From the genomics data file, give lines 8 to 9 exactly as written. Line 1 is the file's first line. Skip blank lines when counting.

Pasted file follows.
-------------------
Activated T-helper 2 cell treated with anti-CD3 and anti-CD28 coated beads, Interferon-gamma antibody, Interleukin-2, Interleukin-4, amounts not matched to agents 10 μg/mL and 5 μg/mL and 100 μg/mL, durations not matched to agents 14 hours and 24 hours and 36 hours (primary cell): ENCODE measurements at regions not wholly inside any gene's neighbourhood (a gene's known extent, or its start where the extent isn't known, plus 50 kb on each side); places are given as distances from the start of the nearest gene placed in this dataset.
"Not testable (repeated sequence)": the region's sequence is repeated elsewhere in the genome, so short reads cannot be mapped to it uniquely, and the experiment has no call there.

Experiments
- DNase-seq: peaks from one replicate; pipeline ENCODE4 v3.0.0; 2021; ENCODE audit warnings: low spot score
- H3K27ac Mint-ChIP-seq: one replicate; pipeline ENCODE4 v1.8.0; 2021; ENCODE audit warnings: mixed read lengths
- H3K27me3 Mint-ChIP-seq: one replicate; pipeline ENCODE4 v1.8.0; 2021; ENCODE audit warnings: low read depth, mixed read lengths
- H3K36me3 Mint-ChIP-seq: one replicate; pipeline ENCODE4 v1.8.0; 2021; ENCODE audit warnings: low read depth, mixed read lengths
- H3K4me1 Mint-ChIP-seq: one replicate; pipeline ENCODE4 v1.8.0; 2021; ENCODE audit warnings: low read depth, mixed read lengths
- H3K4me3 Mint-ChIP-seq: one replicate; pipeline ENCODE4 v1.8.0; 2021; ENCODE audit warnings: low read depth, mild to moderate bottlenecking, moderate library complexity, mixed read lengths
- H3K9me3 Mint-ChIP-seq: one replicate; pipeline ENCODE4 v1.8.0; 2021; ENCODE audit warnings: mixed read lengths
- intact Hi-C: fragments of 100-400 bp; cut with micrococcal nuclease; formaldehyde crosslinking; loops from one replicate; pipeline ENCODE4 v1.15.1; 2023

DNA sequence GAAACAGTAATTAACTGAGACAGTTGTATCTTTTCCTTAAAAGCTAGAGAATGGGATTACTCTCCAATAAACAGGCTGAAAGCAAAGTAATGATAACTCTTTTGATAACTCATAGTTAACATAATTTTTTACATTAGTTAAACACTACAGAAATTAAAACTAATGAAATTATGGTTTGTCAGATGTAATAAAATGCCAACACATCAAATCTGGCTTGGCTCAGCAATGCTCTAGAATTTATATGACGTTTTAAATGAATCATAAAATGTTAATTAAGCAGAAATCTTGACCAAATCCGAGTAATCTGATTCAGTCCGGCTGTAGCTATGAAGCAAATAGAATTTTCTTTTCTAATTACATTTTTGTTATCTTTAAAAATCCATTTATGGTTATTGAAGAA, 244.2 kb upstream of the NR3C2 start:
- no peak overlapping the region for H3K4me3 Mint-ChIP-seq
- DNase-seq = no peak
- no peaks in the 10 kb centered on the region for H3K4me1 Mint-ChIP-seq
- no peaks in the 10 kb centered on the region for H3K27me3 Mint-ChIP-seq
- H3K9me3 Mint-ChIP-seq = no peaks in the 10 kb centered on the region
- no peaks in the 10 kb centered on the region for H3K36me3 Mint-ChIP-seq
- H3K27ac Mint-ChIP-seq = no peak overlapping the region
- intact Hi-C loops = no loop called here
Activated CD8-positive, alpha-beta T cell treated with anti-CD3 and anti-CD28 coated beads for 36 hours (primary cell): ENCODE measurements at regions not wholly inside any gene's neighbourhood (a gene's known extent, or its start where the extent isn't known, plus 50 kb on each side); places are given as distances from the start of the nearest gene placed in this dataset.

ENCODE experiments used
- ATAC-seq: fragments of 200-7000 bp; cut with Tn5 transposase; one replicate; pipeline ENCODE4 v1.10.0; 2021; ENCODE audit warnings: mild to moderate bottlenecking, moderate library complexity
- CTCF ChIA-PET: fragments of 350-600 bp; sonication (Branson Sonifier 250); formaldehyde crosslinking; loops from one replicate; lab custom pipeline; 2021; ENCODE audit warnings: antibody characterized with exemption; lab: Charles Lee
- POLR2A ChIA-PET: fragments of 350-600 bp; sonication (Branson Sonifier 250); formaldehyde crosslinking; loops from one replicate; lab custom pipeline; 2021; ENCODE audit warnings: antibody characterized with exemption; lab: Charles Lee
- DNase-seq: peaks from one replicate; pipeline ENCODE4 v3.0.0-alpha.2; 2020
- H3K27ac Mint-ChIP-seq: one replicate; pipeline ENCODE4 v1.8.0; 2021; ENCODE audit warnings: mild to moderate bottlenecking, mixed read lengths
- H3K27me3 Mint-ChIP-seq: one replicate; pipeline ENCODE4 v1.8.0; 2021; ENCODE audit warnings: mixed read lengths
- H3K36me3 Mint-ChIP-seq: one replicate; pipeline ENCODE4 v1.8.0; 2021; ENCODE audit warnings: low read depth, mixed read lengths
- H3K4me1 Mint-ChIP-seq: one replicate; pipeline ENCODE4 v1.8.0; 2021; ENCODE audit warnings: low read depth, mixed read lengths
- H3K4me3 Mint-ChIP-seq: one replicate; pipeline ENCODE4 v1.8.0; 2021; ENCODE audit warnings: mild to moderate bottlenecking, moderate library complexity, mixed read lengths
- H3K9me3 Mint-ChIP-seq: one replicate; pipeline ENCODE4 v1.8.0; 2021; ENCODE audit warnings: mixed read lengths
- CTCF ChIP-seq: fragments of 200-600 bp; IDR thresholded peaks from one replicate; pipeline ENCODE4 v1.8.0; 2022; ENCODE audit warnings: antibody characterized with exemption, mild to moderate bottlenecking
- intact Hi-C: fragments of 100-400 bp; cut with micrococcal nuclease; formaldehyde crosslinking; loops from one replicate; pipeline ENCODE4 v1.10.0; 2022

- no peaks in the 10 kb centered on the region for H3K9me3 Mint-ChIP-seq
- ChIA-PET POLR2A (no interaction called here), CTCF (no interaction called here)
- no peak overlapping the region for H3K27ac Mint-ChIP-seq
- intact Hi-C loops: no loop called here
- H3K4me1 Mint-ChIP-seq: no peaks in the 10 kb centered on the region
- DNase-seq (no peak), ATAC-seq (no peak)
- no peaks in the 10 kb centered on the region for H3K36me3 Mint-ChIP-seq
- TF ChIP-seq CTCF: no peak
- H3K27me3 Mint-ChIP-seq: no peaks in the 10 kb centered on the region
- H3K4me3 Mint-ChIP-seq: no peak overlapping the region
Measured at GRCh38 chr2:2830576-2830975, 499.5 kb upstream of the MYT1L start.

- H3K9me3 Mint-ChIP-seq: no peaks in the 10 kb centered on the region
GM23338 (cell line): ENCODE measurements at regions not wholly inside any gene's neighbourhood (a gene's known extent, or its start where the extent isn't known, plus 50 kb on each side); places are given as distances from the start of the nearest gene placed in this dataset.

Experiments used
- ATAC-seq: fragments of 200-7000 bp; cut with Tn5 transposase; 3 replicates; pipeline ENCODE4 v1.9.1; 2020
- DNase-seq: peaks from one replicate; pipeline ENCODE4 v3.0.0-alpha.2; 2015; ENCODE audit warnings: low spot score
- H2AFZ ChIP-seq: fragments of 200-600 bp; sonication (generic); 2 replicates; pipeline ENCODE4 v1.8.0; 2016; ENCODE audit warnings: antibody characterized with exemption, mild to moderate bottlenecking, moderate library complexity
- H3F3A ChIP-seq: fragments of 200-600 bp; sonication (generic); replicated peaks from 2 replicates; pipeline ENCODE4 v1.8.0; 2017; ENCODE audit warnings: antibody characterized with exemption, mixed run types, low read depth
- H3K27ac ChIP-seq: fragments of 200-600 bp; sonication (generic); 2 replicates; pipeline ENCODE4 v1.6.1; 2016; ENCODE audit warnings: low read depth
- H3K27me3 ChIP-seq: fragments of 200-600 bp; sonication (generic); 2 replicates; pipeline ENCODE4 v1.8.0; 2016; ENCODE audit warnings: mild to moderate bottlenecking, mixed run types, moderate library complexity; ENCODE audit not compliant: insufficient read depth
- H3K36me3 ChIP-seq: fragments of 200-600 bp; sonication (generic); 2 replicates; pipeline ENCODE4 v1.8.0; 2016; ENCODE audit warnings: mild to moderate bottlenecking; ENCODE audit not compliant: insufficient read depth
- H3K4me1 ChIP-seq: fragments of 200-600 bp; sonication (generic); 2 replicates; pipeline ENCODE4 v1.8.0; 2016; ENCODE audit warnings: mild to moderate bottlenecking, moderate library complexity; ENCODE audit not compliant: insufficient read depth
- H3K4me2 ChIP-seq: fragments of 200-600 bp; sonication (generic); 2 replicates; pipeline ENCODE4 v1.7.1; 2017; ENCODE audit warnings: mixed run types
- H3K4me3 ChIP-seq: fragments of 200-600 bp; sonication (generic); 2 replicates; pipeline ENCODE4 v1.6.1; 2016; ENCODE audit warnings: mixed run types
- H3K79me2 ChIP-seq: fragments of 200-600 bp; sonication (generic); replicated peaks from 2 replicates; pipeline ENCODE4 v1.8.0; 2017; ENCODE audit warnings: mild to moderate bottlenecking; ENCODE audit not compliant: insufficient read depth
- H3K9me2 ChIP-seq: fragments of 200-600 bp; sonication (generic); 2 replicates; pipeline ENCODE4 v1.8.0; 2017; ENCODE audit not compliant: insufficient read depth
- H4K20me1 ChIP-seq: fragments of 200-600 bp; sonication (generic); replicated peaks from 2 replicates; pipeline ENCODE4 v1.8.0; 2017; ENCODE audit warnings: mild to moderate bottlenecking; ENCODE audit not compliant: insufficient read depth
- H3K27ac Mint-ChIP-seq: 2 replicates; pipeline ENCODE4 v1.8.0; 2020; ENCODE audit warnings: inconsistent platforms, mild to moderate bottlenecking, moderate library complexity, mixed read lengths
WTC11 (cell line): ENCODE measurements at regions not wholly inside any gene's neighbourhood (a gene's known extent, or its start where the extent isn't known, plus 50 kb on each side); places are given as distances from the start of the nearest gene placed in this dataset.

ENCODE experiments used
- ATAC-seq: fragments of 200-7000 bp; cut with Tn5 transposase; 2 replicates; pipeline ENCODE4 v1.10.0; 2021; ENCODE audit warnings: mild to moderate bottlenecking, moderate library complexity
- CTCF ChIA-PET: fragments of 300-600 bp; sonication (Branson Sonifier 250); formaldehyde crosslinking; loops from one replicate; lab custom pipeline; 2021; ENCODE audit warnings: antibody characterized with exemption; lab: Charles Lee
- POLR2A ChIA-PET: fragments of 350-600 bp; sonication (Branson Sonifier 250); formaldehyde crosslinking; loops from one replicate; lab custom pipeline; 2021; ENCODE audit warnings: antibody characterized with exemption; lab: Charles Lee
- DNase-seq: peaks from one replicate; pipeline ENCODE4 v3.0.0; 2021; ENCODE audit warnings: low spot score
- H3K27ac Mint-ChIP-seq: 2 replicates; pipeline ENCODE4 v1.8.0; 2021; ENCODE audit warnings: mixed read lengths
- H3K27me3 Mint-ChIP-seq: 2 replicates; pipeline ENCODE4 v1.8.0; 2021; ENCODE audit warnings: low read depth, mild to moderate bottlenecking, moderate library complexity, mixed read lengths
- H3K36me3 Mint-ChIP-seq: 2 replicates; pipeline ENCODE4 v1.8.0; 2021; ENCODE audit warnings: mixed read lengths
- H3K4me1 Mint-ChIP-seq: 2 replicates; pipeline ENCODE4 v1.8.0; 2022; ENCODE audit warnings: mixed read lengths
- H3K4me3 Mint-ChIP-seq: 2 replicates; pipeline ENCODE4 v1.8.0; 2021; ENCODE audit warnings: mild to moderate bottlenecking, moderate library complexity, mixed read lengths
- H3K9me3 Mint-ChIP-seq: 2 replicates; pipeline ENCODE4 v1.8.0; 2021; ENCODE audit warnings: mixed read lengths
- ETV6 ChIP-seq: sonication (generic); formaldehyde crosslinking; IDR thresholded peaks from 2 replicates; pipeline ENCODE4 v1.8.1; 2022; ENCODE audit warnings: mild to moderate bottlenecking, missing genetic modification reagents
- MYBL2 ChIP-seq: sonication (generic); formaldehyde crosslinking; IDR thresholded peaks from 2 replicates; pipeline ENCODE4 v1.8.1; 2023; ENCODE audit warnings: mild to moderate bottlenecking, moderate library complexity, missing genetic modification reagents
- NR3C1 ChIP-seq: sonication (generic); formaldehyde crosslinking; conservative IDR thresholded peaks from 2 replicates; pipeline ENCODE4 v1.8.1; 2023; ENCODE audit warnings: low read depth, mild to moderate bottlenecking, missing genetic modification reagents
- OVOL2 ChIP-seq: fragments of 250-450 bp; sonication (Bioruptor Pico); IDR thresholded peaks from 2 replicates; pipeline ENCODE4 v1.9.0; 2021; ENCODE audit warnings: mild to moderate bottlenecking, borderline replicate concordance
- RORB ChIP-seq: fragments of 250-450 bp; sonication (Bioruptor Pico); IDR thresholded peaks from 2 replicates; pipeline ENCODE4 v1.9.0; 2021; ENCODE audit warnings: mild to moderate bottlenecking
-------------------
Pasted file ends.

- H3K4me1 Mint-ChIP-seq: one replicate; pipeline ENCODE4 v1.8.0; 2021; ENCODE audit warnings: low read depth, mixed read lengths
- H3K4me3 Mint-ChIP-seq: one replicate; pipeline ENCODE4 v1.8.0; 2021; ENCODE audit warnings: low read depth, mild to moderate bottlenecking, moderate library complexity, mixed read lengths